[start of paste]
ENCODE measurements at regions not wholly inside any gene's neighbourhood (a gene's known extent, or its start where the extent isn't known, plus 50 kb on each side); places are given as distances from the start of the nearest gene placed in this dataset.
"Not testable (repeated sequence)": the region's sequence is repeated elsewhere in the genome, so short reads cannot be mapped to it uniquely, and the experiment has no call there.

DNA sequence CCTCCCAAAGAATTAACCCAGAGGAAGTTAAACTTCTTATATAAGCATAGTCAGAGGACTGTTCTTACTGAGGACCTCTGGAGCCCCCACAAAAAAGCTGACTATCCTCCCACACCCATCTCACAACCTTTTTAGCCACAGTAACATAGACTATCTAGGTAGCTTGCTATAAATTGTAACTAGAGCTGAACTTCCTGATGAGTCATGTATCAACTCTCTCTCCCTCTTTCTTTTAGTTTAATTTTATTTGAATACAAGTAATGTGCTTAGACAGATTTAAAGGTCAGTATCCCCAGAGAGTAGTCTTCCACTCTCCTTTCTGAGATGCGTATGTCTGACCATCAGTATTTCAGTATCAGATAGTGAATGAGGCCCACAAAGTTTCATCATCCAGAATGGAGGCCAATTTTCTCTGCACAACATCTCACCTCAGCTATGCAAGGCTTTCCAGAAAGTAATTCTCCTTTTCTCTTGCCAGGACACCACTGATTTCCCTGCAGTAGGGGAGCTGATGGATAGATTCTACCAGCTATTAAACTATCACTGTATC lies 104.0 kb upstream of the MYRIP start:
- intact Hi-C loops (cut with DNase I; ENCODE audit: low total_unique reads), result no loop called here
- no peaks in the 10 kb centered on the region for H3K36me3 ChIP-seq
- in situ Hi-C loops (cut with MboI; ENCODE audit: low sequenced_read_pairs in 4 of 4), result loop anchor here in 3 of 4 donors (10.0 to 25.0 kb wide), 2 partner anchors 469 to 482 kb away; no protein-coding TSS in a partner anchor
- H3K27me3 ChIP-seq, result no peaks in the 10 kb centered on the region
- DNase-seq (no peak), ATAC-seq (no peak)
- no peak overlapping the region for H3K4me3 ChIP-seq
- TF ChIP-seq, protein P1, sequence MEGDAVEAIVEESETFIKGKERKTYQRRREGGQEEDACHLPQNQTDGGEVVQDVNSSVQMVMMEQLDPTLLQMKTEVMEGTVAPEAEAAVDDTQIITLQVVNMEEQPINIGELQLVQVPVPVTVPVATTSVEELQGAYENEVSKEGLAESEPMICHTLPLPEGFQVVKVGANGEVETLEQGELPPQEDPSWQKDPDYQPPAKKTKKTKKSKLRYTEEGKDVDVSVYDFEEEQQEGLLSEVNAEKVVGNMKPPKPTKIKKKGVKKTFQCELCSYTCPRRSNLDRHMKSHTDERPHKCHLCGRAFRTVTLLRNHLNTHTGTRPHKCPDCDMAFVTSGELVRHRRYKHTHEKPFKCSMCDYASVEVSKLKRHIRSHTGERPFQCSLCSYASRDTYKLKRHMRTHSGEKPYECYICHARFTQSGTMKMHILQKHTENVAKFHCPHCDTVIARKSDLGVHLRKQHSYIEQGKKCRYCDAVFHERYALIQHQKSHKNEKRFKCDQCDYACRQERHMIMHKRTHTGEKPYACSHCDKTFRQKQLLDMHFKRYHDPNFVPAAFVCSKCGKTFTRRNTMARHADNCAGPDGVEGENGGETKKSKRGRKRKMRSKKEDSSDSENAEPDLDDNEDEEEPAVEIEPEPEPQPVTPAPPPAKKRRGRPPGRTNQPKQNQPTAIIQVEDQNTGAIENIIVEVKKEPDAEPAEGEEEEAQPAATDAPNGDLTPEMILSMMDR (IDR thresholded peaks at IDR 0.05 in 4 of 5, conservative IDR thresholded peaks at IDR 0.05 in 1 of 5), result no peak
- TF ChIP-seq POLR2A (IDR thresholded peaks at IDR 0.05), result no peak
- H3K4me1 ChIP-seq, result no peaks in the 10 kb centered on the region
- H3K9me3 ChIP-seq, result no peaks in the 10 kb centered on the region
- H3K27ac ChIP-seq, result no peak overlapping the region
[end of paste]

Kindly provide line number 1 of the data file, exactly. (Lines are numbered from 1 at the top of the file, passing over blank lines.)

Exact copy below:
ENCODE measurements at regions not wholly inside any gene's neighbourhood (a gene's known extent, or its start where the extent isn't known, plus 50 kb on each side); places are given as distances from the start of the nearest gene placed in this dataset.